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Training tip: Tactical options for SWAT making a ‘tubular assault’


In this Urban Shield drill, participating teams were given the option to approach this 727 (provided by FedEx) in a protoype vehicle provided by Blackwater Worldwide.


There are a couple tactical options that tend to be overlooked in the planning stages of a tubular assault. SWAT commanders seem to focus on the entry point of the plane and the close proximity of innocent hostages – which is a legitimate concern.

However, it’s important to consider a couple of key tactical options:

Sniper-initiated assault

This is a great option if the hostage takers routinely peer out the window from the aircraft cock pit. Here’s the drawback, your snipers need to have training data on aircraft glass barriers before they initiate the shot. Training your snipers with aircraft glass is mandatory before you deploy that tactic. They must shoot various rounds and angles so that they know their dope with this shot.


If the sniper-initiated assault isn’t an option, then diversion is critical. Consider deploying smoke to provide concealment as the tactical team makes their approach. Deploying smoke around the aircraft for long periods of time before the assault kicks off will keep the terrorist guessing when the actual entry will be made.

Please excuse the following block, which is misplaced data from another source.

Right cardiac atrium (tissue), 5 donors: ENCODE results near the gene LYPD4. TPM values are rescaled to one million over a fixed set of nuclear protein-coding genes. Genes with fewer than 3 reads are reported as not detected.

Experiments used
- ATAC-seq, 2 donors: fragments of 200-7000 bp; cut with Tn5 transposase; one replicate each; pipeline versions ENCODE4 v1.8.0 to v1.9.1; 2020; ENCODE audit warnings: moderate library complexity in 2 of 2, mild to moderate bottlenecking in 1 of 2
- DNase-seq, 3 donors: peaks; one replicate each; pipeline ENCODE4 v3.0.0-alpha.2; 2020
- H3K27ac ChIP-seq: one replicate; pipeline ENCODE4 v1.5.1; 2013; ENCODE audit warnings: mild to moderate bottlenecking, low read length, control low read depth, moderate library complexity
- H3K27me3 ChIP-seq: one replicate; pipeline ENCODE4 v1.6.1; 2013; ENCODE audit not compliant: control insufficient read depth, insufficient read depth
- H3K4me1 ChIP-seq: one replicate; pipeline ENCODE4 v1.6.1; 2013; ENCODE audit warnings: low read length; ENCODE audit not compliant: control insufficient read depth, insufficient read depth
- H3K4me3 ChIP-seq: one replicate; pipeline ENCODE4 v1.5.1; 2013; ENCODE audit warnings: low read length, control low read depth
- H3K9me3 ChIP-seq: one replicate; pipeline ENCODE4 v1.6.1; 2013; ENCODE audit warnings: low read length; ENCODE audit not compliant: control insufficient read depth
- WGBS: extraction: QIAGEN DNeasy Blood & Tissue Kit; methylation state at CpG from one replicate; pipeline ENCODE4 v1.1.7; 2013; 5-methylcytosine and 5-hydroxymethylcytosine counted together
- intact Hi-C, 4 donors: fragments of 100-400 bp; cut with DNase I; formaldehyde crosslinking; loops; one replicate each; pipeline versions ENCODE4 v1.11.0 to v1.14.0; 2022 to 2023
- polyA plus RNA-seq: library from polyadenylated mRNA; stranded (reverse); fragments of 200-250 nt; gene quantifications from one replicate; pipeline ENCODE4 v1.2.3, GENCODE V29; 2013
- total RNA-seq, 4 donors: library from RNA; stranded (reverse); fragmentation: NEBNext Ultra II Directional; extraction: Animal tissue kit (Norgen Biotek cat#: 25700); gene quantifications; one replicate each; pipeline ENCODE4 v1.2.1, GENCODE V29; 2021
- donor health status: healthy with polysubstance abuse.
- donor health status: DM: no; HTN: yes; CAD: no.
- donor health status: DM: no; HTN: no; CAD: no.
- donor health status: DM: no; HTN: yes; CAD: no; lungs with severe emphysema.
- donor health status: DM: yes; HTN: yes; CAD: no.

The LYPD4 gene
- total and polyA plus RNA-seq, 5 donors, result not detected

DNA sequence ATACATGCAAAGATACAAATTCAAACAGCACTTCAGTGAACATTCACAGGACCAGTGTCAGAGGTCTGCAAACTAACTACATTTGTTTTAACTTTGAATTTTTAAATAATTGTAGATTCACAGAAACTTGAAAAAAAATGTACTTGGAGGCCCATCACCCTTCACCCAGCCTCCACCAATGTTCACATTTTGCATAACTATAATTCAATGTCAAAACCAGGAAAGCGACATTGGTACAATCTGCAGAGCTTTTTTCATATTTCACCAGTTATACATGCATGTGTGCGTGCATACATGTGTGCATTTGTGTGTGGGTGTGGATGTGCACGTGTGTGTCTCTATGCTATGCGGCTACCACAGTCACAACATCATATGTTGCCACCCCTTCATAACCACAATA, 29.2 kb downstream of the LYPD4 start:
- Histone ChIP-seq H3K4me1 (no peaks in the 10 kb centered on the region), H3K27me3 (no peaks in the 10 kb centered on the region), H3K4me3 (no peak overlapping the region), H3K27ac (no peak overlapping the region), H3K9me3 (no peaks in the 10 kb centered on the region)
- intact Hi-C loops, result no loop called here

Then use of a hovering helicopter – well above the grounded aircraft – while the smoke is deployed before the entry and during the entry will also provide some cover noise. Lastly, try and incorporate a ruse with the actual entry plan.

The use of armored vehicles driving around and away into the distance – with no discernible objective – may make the terrorist(s) think they’re safe for the time being as the entry team slips into position.

As with any hostage rescue, the stakes are high and training is paramount.

This tip, originally published 08/12/2014, has been updated with current information.

Glenn French, a retired Sergeant with the Sterling Heights (Mich.) Police Department, has 24 years police experience and served as the Team Commander for the Special Response Team, and supervisor of the Sterling Heights Police Department Training Bureau. He has 16 years SWAT experience and also served as a Sniper Team Leader, REACT Team Leader, and Explosive Breacher.

Contact Glenn French.